| SEOUL, July 12
SEOUL, July 12 It has to be one of the loneliest
picket lines going -- a woman by herself on the top of a crane.
For South Korean labour activist Kim Jin-suk, crane No. 85
at a Busan shipyard is her soapbox to demand workers' rights and
the reversal of a local shipbuilder's plans to lay off around
400 employees .
Kim's case has become a cause celebre in South Korea where
there is growing anger among the middle and working classes
towards the government's business-friendly policies and workers'
failure to get a slice of big companies' profits.
Kim and 700 others had gone on strike against the layoffs.
An agreement to go back to work was reached last month, but she
and about a hundred others refused to give up their protest.
And she has shown that she is prepared for the long haul --
she has already been on top of the crane, 35 metres off the
ground, for 188 days.
The 51-year-old former welder sleeps in the crane's cab, and
has so far seen out sub-zero temperatures, a typhoon, a heatwave
and lashing monsoon rains. She has no shower and uses a bucket
as a toilet.
"Every day is a life-and-death battle," she told Reuters by
telephone, adding the company's private guards had prevented
some food and books from being delivered to her by supporters,
but she had enough to survive.
"Bad weather and a food problem here is not a big deal
compared to what the people are fighting down there."
Analysts say the growing divide between rich and poor,
rising youth unemployment and inflation shape up as the biggest
issues confronting Lee Myung-bak in the final 18 months of his
Tax agency data shows the wage disparity is deepening in
Asia's fourth-biggest economy, with the top 20 percent of income
earners taking home nearly three quarters of the earnings
Won-taek Kang, a political expert at Seoul National
University, says Kim has attracted growing support due to the
growing frustration among blue collar workers and unemployed.
"It is closely related to the kind of oppressed response by
the government to the labour movement and labour market in
general," he said. "Big businesses are enjoying quite a
favourable situation under the Lee Myung-bak government."
On the weekend, more than 7,000 people rallied at Busan,
South Korea's second-largest city with a population of 3.5
million, in support of Kim's sit-in, arriving in a caravan of
about 185 so-called "Hope Buses".
But they failed to get close to the crane. Waves of riot
police stopped them a few hundred metres short of the dockyard.
The protest turned violent and police used water cannon mixed
with teargas fluids to disperse the crowd. Police said there
were about 50 arrests.
A spokesman for Hanjin Heavy Industries & Construction
said most of those joining the rally had nothing to
do with the labour issue.
"They are politicising the situation which has been already
agreed to," he said, referring to an agreement to end the strike
on June 27.
"I couldn't see or hear anything" of the protest, Kim said,
adding she was kept updated throughout the clashes by her
supporters on the Internet. She has over 18,000 followers on
If last weekend's numbers are anything to go by, there
should be even more protesters at another Hope Bus rally in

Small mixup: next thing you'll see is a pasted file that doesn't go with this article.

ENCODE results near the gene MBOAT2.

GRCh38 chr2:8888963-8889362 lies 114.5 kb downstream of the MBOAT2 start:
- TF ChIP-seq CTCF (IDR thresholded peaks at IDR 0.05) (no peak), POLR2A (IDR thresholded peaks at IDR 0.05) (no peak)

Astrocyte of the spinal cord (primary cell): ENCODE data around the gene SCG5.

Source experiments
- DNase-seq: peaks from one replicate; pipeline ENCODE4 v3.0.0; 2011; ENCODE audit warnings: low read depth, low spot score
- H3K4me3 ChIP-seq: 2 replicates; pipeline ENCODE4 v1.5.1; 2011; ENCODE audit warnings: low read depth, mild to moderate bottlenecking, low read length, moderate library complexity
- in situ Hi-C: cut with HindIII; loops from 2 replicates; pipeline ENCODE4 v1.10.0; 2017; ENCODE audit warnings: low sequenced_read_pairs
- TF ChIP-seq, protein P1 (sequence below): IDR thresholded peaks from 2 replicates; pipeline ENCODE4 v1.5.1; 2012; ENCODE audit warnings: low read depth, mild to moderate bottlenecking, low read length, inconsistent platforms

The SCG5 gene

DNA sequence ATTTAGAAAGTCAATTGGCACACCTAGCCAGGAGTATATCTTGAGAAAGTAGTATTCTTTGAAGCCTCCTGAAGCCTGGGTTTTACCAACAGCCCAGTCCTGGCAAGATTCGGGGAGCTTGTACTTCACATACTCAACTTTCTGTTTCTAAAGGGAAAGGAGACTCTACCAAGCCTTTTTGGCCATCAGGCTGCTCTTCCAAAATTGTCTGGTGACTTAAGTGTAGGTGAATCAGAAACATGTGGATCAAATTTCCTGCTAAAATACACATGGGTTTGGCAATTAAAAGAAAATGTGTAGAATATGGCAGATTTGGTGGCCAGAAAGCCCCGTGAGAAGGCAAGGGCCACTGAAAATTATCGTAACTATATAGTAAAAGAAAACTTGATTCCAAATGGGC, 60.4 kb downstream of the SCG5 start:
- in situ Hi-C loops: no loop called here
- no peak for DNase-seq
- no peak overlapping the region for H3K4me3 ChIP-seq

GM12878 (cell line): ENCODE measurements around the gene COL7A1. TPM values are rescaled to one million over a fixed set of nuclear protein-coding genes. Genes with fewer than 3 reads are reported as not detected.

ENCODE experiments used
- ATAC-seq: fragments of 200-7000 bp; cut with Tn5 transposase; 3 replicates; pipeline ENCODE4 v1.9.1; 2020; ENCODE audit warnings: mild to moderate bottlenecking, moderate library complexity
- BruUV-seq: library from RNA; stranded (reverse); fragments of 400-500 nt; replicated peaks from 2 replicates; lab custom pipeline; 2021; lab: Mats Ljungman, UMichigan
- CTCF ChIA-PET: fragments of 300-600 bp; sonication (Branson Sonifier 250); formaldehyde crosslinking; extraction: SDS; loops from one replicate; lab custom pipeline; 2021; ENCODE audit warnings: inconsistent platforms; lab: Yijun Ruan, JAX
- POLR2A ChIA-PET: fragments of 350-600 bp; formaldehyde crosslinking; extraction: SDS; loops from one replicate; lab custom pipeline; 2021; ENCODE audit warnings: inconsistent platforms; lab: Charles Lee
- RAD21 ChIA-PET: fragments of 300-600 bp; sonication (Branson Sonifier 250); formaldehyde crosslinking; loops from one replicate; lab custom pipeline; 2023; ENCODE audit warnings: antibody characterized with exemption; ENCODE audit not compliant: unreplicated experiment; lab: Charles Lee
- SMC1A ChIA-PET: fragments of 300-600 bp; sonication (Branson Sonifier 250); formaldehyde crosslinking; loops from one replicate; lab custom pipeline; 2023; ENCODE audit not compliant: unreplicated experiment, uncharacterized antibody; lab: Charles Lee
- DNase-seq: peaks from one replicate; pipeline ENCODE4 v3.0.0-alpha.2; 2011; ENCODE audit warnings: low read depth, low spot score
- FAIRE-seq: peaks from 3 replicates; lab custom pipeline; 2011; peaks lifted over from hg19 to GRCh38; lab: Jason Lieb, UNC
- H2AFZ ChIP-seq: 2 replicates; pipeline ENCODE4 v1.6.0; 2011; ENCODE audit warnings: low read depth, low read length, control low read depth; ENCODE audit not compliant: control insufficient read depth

August. In June, a few hundred had turned out at a pro-Kim
demonstration. Then protesters climbed over a wall with ladders
to enter the shipyard.
One of the organisers of the Hope Bus movement, poet Song
Kyung-dong, said increases in temporary positions and layoffs
had raised a sense of insecurity in South Korea.
"People do not talk about it, but there is an inherent anger
about this, and this is where the solidarity has emerged from,"
he said, according to the left-wing Hankyoreh newspaper.
South Korea is no stranger to protests, with strong union
and student movements staging often violent rallies over the
past few decades. Protesters themselves have resorted to extreme
tactics, even committing suicide during demonstrations.
Kim recalled a Hanjin union leader's suicide in 2003 on the
same crane during a similar protest.
In the past couple of years, the Lee administration has
moved to rein in the union movement and quickly moved to break
up strikes. Some critics say he is being too heavy-handed, and
risks further alienating himself from the working class.
In May, Lee vowed to crack down on strikes that cut across
industries, saying "the public is never going to forgive any
attempt to undermine an entire industry through a strike at one
Lee's comments came after the government sent in 2,500 riot
police to break up a strike at an auto parts maker that had
threatened to disrupt production at Hyundai Motor
and Kia Motors , whose combined sales are fifth in
global car sales.
In a show of force, riot police decked out in body armour
and equipped with shields outnumbered protesters by about
Lee argued the striking factory workers were, in fact,
relatively well paid -- taking home on average 70 million won
($65,000) a year.
This week, British lender Standard Chartered
said it had suspended operations at 43 of its
392 branches of its South Korean banking unit due to failed
negotiations to reach an agreement with striking workers.
As well as union-led protests, there has also been a rise in
demonstrations against rising university tuition fees, as well
as protests by farmers against a U.S. free trade deal.
(Editing by Nick Macfie)